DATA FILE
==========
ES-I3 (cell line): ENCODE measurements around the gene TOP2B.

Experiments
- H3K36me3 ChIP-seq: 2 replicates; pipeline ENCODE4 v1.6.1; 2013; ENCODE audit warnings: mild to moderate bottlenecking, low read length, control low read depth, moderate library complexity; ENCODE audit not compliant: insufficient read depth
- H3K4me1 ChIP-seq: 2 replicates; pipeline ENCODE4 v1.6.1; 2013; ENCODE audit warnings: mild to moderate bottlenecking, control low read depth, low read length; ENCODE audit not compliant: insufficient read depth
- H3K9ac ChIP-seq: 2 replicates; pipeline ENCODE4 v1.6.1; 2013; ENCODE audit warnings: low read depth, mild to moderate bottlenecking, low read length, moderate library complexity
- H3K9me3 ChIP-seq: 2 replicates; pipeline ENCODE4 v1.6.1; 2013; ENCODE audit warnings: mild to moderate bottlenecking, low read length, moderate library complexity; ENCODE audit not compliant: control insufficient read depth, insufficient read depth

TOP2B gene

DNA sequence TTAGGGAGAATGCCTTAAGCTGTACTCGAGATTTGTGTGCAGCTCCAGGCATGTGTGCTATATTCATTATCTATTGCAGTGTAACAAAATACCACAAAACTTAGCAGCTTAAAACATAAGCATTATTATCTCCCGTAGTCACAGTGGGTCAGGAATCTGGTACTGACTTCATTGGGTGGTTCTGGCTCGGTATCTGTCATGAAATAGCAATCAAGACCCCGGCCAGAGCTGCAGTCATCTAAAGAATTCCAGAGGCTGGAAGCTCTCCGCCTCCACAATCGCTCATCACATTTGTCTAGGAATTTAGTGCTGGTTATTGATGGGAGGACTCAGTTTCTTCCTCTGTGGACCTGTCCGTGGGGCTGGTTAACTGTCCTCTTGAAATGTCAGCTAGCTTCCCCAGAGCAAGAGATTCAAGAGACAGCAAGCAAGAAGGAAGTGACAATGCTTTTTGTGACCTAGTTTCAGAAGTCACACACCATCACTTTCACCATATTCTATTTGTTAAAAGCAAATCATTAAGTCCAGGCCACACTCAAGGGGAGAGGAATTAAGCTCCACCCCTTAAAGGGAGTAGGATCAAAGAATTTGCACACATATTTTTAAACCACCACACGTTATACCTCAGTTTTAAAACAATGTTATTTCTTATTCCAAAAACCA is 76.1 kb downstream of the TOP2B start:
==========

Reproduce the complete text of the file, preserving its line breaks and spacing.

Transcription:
ES-I3 (cell line): ENCODE measurements around the gene TOP2B.

Experiments
- H3K36me3 ChIP-seq: 2 replicates; pipeline ENCODE4 v1.6.1; 2013; ENCODE audit warnings: mild to moderate bottlenecking, low read length, control low read depth, moderate library complexity; ENCODE audit not compliant: insufficient read depth
- H3K4me1 ChIP-seq: 2 replicates; pipeline ENCODE4 v1.6.1; 2013; ENCODE audit warnings: mild to moderate bottlenecking, control low read depth, low read length; ENCODE audit not compliant: insufficient read depth
- H3K9ac ChIP-seq: 2 replicates; pipeline ENCODE4 v1.6.1; 2013; ENCODE audit warnings: low read depth, mild to moderate bottlenecking, low read length, moderate library complexity
- H3K9me3 ChIP-seq: 2 replicates; pipeline ENCODE4 v1.6.1; 2013; ENCODE audit warnings: mild to moderate bottlenecking, low read length, moderate library complexity; ENCODE audit not compliant: control insufficient read depth, insufficient read depth

TOP2B gene

DNA sequence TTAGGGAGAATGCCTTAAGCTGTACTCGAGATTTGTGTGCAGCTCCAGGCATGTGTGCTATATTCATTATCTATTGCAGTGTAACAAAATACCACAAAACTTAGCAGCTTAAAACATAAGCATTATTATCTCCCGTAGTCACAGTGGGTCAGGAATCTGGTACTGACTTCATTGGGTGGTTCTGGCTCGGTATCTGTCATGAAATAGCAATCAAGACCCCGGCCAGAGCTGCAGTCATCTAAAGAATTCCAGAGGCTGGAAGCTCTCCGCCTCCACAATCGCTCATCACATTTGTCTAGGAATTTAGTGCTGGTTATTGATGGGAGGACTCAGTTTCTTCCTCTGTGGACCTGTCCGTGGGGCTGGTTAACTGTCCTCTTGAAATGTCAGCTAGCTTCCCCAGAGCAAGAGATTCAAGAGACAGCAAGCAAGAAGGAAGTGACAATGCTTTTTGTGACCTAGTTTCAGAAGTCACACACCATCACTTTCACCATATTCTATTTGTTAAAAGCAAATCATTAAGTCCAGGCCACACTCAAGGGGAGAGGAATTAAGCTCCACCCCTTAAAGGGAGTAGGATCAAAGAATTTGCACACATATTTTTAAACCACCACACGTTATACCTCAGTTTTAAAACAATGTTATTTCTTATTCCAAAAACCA is 76.1 kb downstream of the TOP2B start: